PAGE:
Is Display of Weapons by Police Justified When They Have Credible Reason to Believe That Criminal Activity Is Taking Place ?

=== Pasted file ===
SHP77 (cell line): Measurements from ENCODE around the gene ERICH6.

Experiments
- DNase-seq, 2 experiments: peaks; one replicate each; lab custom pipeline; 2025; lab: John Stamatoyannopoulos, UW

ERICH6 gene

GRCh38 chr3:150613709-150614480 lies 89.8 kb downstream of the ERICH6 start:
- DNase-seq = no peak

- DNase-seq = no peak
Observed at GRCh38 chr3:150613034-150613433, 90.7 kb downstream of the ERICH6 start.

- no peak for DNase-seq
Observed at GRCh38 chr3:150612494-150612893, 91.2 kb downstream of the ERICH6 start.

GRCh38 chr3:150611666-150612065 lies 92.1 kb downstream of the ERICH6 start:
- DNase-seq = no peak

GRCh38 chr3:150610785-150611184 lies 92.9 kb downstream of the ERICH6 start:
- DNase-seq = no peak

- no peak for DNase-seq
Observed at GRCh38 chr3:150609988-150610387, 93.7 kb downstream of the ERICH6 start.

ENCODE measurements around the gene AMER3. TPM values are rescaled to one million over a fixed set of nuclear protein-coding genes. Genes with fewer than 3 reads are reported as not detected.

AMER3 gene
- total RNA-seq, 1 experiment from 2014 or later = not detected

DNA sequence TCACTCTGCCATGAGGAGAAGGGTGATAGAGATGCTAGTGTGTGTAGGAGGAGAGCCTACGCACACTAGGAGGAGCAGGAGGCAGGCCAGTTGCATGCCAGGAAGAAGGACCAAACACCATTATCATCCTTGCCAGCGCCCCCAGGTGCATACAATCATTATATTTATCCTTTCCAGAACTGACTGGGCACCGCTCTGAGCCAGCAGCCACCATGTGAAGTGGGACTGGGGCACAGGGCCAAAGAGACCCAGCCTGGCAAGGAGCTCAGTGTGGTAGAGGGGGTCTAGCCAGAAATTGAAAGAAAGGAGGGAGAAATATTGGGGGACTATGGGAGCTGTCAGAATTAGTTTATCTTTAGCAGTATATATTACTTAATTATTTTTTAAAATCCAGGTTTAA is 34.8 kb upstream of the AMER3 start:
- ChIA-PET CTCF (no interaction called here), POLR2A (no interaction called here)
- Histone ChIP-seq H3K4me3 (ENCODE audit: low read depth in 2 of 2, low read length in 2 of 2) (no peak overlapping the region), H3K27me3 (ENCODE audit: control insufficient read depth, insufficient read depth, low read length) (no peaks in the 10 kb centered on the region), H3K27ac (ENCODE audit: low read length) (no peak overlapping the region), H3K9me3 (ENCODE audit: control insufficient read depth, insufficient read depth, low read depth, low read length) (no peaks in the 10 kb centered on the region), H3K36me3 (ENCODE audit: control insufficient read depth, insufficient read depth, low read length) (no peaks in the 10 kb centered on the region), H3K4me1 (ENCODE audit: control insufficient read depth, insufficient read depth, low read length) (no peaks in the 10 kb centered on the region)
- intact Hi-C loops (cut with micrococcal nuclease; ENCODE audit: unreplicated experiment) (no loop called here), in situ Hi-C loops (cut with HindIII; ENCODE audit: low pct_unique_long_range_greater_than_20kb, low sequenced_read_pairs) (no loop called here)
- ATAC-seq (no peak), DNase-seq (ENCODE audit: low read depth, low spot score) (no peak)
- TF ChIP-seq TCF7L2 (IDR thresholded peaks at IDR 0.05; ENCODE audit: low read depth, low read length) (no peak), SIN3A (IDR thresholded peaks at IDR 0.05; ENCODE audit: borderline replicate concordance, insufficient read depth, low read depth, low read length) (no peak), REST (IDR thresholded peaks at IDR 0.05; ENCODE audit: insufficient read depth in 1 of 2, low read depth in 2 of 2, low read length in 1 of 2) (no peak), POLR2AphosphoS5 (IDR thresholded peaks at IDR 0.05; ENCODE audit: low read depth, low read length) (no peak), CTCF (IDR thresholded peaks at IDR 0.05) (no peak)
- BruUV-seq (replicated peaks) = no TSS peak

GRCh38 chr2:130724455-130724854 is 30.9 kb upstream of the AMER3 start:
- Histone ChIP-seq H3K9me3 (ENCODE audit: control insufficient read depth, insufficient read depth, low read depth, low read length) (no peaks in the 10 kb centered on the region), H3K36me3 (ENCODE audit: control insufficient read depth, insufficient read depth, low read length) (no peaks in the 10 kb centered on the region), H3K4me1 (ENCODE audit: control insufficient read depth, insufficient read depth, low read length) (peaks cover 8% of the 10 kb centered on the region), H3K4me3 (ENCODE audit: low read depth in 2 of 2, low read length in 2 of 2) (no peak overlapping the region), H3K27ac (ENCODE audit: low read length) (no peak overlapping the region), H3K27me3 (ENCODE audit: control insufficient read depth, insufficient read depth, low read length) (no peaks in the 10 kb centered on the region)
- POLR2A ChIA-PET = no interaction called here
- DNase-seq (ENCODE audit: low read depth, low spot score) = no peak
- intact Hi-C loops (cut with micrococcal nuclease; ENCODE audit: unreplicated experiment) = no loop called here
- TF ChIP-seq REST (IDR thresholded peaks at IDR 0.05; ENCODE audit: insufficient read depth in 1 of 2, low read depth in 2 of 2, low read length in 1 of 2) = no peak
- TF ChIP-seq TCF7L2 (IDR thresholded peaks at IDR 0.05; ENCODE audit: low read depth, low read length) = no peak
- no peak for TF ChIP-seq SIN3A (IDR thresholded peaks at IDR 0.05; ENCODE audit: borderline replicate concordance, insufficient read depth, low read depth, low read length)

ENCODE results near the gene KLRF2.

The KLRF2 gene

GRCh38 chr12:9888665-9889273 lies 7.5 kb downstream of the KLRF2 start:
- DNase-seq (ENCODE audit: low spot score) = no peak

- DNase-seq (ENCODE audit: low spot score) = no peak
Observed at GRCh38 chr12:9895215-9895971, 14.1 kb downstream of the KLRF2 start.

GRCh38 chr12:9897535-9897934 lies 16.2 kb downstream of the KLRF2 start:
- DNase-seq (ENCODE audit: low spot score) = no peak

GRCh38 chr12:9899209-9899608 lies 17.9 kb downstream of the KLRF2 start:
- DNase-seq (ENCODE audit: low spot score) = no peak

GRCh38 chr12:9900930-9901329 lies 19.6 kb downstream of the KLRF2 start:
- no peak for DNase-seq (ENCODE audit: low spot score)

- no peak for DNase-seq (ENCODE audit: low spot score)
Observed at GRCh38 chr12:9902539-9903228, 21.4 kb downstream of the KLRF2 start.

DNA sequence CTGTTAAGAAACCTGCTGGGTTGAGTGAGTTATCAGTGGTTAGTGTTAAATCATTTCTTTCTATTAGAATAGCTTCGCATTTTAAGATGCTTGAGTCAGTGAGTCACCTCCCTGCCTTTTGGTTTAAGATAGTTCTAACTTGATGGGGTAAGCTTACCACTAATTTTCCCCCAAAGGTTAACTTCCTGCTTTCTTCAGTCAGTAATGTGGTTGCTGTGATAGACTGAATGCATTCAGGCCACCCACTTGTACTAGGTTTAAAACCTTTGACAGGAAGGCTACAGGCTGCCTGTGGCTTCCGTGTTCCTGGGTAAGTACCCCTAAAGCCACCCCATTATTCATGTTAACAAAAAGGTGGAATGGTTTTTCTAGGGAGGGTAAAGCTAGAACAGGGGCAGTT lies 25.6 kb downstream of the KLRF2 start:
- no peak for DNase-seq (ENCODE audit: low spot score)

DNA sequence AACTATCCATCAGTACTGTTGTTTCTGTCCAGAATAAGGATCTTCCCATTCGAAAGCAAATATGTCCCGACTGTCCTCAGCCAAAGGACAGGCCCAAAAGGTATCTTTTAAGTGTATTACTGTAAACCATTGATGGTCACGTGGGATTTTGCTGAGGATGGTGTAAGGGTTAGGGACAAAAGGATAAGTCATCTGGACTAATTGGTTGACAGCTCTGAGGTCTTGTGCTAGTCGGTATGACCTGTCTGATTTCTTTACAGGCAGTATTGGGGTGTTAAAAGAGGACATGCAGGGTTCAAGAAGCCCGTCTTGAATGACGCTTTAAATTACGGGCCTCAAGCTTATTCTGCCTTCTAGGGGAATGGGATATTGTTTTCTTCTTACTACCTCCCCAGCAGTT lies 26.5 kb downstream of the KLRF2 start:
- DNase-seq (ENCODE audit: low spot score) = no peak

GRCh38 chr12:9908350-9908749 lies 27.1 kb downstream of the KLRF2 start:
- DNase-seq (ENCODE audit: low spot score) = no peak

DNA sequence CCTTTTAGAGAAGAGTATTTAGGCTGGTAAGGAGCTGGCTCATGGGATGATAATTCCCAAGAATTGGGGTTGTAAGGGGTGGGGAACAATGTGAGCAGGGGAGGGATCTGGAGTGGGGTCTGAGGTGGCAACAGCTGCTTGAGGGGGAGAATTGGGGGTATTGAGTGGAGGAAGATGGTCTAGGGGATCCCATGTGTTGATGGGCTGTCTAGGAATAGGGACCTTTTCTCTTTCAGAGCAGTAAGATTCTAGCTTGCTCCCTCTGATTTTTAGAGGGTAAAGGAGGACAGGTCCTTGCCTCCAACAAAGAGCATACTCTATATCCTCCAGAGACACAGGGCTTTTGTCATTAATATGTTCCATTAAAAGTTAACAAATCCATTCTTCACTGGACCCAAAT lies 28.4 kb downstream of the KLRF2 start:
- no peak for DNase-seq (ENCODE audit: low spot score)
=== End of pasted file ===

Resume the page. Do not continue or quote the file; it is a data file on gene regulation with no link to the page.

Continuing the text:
The People do not assert that the informant's tip provided probable cause to make an arrest, but assert there was no arrest, simply a "forcible stop," for which only "reasonable suspicion" was a necessary prerequisite. They cite numerous cases for the proposition that the employment of drawn guns by the police does not necessarily turn a street encounter into an arrest. A review of these cases, however, clearly distinguishes them both factually and analytically from this case. In People v. Murreld (185 AD2d 826), the officer testified at the suppression hearing that he observed a man draw a "large handgun" from his waistband and pass it to defendant. The police drew their weapons to stop defendant. The Court found that the officer's observation constituted a sufficient, objectively credible reason for him to believe that criminal activity was afoot, and justified his response. In People v. Mateo (122 AD2d 229, 231), the Court said, "We discern no impropriety in the officers' display of their weapons during the stop, as the mere use of a weapon to effectuate a temporary detention is not improper where the circumstances indicate that criminal activity is afoot and the situation may be dangerous ... the defendant's suspicious conduct in watching the drug transaction while appearing to fidget with an item in his pocket, when combined with the reasonable inferences which the officers could draw from the surrounding circumstances and the judicially recognized fact that the drug trade often engenders situations of extreme violence and danger to law enforcement officers, justified the display of police weapons in this case." In People v. Scott (197 AD2d 550), the police were in hot pursuit of armed bank robbery suspects pursuant to a radio dispatch. Given the information contained in the radio transmission they had received, and the defendant's attempt to flee by scaling a tall fence, the court found the officers acted properly in drawing their weapons, ordering the defendant off the fence, and asking him where he was going. the court also found it was not unreasonable upon grabbing the defendant as he came down the fence, to retrieve the hard object (two-way radio) he felt in his waistband. In People v. Hardy (146 AD2d 800), a robbery and shooting had occurred five minutes earlier. the defendant and his companion met the description of the perpetrators and were within some two blocks of the crime when apprehended. Under the circumstances and in view of the furtive behavior of the two, the police had reasonable suspicion that defendant had committed, or was about to commit, a crime, justifying pursuit by the officers. "The arresting officer's drawing of his gun as he approached the defendant did not convert the confrontation into an arrest, since this was a reasonable self-protective measure in light of the officer's knowledge that at least one of the perpetrators of the crime under investigation was armed and dangerous." (Supra, at 801 [emphasis added].) In People v. Chestnut (51 NY2d 14), police watched two men and a woman in a phone booth. One man left the booth, looked over his shoulder several times, turned and then looked back again toward the booth. Police next saw the man in a schoolyard hand something to another man. In the meantime, they received a report of a robbery that just occurred at a nearby intersection, which included a description of a man, armed with a silver gun. (The man they were watching fit the description.)